The flaxseed oil is very rich in Omega 3 fats that help fight inflammation and boost the health of the cell membranes. Its antibacterial and anti-inflammatory properties can be added to the acne diet for tissue repair, healing and unclogging of the large skin pores.
In one study, few patients reported outbreaks of adult acne after starting the flaxseed oil, but over time, their skin gradually improved. The outbreaks were probably the effect of the body detoxifying and adjusting to the new balance of essential fatty acids.
The high fiber content of the flaxseed may interfere with the absorption of certain medications. If you are taking any pharmaceutical doses on a regular basis, please be sure to check with your doctor about possible interactions.
You should not ingest flaxseed at all if you have bowel obstruction. Some cases of acne are related to a poor elimination. Flaxseed can help in keeping the bowels regular as well as in decreasing systemic toxicity.
The effects on the skin are not immediate and you have to take the flaxseed for several months before you see the benefits.
The flaxseed oil has a high percentage of a fatty acid called alpha-linoleic acid (ALA), which converts into EPA. Since ALA in flaxseed oil can convert into EPA and DHA, why not just take flaxseed oil supplements instead of fish oils?
The flaxseed oil is a good option for the vegetarian, who prefer flaxseed to fish oil. However, sometimes some people may not have the adequate biochemical ability to convert ALA into EPA.
The conversion is a difficult process that may require over 10g of ALA to make a 600 mg of EPA. The enzymes that convert less saturated fatty acids, such as ALA into EPA may not work efficiently with everyone.
It has been suggested that several conditions or situations may cause inadequate activity of the enzymes that convert ALA into EPA and DHA. These conditions include ageing, diabetes, intake of trans fatty acids, and a large intake of saturated fatty acids.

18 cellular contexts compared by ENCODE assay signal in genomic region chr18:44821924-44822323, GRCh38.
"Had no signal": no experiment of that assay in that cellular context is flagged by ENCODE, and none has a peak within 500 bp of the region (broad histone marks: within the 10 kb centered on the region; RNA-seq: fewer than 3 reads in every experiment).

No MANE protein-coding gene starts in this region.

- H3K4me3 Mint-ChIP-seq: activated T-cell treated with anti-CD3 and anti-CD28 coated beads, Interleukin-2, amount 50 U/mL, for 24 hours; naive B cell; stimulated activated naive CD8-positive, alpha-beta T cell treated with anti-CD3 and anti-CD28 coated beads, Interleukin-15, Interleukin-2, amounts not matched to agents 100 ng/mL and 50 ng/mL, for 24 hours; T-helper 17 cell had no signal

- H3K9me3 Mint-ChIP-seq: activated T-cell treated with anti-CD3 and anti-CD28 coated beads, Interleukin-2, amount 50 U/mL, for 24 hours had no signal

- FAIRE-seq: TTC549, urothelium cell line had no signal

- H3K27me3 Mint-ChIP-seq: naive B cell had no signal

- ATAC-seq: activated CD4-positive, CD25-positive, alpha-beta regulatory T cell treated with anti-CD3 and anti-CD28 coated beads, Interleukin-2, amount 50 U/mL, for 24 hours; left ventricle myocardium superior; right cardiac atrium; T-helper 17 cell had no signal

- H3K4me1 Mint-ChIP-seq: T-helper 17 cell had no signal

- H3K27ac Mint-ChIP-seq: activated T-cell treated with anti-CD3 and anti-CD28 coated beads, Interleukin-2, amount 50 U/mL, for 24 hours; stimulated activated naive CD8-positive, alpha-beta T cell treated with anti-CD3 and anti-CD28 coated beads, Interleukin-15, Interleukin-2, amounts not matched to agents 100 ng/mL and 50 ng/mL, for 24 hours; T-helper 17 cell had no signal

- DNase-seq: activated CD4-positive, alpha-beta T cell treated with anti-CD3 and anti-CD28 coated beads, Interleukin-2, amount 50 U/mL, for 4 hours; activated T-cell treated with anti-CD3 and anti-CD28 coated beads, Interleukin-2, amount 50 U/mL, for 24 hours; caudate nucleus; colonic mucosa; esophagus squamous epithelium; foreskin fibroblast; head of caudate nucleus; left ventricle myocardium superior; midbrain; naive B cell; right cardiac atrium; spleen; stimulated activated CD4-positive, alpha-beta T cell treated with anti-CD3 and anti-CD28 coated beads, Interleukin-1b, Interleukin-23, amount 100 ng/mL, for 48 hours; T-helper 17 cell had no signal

To be on the safe side, it seems reasonable enough to include the flaxseed oil in the diet, yet also to eat fish or take fish oil supplements. This way, all essential Omega 3 fatty acids, such as ALA, EPA, and DHA would be ingested.
Nonetheless, eating foods high in ALA is better than not receiving any Omega 3 fatty acids at all. The advantages of using flaxseed oil as an Omega 3 supplement include its relatively low price (in the liquid form) and its high natural concentration of alpha-linoleic acid (about 40 to 50%, which provides approximately 7 grams of alpha linoleic acid per 1 tablespoon or 15 cc, of flaxseed oil).
Flaxseed oil capsules containing approximately 50% alpha-linoleic acid are also available, but are about the same price as fish oil capsules. The taste of the flaxseed oil may vary from brand to brand. Very few people enjoy the taste of plain flaxseed oil, but many tolerate it.
Why some people use the flaxseed oil instead of the fish oil
Inability to afford fish oil capsules
Allergy to fish
Inability to tolerate fish oil
Rakel, D. (2012). Integrative medicine book. PA: Elsevier.
Reavley, N. (1998). New encyclopedia of vitamins, minerals, supplements, & herbs. Maryland: M. Evans.
Rudin, D., & Felix, C. (1996). Omega 3 oils. USA: Penguin.
Sahelian, R. (2004). Natural sex boosters: Supplements that enhance stamina, sensation, and sexuality for men and women. Garden City Park, NY: Square One Publishers.
Stoll, A. L. (2001). The Omega 3 connection: The groundbreaking Omega 3 antidepression diet and brain program. New York: Simon & Schuster.
Hormonal imbalances are a common cause of acne breakouts that can benefit greatly from flaxseed oil supplementation, that may include treatment of the psoriasis, eczema, hives, and dry, scaly skin conditions. Take Omega 3 fatty acids, found in flaxseed oil or capsules, to naturally balance hormones and reduce acne breakouts.